Zelda, lying on me last night while I was stretched out on the chaise.
This dog is made of sweetness. When she crawls up in my lap, because she is a 55-pound lapdog, and lays her head on my chest, and looks at me with her big brown eyes that are just endless pools of love, I do the only thing that can possibly convey I love her back in equal measure: I tell her the story of the day we adopted her.
It's not that I think she understands the words I'm saying. I'm quite sure she doesn't. It's just that I can't tell that story—especially not to her, gazing into her sweet face and rubbing the tips of her wee Dorito ears—without pouring into it all my feelings of relief and joy that we found her. And she always knows what I am feeling.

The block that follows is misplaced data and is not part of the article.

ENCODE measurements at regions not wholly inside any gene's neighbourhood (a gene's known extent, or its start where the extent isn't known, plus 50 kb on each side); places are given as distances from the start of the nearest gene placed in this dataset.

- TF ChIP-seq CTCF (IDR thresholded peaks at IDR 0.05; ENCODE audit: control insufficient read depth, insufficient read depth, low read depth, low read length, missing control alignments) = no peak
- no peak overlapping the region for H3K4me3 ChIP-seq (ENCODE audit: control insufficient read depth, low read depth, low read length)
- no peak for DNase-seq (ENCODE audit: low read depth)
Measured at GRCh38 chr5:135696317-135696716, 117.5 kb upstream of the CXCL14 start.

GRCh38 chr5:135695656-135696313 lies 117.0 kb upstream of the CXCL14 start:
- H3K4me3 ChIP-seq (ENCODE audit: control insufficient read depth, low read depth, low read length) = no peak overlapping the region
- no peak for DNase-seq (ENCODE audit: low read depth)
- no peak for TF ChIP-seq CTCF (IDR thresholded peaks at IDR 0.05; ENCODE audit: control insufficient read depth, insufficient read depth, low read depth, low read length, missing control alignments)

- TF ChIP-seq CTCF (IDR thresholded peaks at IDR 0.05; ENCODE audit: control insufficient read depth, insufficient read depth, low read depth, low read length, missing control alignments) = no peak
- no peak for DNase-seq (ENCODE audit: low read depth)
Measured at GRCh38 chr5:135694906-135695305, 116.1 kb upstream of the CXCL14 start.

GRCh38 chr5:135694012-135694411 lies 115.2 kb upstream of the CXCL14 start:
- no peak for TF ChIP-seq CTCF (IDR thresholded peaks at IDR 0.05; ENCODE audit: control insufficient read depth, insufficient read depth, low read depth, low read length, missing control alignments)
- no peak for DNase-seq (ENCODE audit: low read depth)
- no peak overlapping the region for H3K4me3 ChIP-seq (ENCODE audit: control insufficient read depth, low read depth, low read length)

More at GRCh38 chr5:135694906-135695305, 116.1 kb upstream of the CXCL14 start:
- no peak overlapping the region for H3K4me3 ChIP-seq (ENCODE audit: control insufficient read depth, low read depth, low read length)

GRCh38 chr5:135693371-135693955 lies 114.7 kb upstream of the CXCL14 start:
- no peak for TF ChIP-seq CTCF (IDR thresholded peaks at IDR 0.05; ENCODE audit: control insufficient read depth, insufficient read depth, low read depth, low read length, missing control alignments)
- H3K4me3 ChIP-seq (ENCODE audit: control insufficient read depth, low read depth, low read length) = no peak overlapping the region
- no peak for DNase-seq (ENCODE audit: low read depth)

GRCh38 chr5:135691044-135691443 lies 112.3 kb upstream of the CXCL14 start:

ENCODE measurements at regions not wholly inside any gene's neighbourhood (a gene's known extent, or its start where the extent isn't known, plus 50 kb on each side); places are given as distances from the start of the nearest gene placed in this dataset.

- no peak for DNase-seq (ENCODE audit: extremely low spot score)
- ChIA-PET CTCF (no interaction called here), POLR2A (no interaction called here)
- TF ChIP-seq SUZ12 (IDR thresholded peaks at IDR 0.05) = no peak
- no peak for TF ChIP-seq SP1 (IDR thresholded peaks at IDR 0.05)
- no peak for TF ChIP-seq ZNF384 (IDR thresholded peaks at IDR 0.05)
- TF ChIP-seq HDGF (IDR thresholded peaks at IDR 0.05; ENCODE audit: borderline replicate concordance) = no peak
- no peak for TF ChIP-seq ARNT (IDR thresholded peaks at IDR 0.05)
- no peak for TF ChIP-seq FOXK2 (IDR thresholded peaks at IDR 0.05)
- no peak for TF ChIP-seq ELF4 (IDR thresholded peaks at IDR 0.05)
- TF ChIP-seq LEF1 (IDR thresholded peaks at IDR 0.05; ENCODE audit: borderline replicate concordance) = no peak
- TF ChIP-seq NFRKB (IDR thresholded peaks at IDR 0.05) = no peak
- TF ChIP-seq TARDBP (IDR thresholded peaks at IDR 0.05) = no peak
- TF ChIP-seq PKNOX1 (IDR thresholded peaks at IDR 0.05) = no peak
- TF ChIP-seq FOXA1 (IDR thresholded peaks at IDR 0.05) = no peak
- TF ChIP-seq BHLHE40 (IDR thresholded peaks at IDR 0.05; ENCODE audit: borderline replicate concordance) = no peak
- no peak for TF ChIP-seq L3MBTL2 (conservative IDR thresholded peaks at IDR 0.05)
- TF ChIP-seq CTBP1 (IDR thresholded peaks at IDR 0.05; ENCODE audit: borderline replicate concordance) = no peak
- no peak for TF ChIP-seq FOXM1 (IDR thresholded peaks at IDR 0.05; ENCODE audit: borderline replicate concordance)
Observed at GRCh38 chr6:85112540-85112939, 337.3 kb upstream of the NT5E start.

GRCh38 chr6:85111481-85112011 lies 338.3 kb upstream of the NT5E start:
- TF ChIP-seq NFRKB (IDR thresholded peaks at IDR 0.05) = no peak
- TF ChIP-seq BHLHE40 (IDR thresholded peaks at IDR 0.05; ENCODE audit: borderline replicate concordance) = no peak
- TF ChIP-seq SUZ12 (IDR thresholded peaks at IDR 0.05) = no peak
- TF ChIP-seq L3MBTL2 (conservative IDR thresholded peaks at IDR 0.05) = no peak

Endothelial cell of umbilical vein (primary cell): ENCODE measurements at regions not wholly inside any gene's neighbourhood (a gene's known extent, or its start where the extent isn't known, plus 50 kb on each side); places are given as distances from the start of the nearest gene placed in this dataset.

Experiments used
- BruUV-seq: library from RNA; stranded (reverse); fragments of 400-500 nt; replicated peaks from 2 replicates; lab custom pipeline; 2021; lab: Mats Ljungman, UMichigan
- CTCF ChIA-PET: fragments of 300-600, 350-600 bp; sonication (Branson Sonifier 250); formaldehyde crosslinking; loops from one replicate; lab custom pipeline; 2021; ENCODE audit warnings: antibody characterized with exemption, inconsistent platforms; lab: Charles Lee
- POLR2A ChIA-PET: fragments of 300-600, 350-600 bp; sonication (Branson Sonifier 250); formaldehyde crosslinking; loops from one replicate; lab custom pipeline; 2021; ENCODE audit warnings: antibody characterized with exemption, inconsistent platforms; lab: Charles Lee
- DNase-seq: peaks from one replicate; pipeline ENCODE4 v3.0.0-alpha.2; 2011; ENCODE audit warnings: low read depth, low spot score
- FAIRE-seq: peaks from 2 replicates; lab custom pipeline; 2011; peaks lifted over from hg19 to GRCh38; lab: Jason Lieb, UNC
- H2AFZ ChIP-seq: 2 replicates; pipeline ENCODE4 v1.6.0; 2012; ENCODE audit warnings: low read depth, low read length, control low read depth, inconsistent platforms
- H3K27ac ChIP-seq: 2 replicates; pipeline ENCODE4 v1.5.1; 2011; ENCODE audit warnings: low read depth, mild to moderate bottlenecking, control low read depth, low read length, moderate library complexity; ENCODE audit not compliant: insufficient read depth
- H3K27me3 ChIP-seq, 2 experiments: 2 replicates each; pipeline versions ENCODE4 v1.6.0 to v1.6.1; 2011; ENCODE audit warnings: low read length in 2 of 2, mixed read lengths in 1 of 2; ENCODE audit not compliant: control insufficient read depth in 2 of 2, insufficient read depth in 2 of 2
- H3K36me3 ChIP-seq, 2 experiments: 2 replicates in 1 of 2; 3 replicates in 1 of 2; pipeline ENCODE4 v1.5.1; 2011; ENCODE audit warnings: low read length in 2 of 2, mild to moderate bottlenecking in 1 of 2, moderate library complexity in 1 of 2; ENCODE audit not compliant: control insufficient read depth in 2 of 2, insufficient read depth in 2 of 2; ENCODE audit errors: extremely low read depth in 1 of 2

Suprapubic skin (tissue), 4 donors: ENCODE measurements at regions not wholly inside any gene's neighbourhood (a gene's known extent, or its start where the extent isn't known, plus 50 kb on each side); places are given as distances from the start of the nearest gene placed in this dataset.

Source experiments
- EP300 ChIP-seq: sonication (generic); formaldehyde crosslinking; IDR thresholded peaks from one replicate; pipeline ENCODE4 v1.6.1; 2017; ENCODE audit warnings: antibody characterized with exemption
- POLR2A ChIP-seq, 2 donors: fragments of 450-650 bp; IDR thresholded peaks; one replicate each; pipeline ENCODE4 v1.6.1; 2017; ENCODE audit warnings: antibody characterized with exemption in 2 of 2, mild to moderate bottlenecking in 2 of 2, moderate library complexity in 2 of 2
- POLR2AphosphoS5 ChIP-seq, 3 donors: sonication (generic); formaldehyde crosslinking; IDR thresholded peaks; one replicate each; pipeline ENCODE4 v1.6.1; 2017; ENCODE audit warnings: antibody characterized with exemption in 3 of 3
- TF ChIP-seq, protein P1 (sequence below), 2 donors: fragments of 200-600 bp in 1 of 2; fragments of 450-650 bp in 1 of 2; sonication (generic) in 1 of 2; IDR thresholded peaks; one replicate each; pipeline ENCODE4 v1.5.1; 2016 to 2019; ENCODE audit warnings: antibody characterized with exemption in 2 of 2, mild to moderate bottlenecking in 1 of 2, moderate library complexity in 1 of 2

Nobody else was looking at you except me, I tell her. I couldn't believe they could pass you by. Her tail wags and thumps against my leg. Her eyes hold my gaze, and she gives me that grin of hers. I told the Dadsy I didn't think I'd be able to put you back in your cage. I imagine my fondness for her, my fierce protectiveness, my loyalty, moving through my fingertips and into her velvety ears.
They are all the things I see in her face, and I want to give them right back.
I knew you were my dog, I tell her. You are my dog.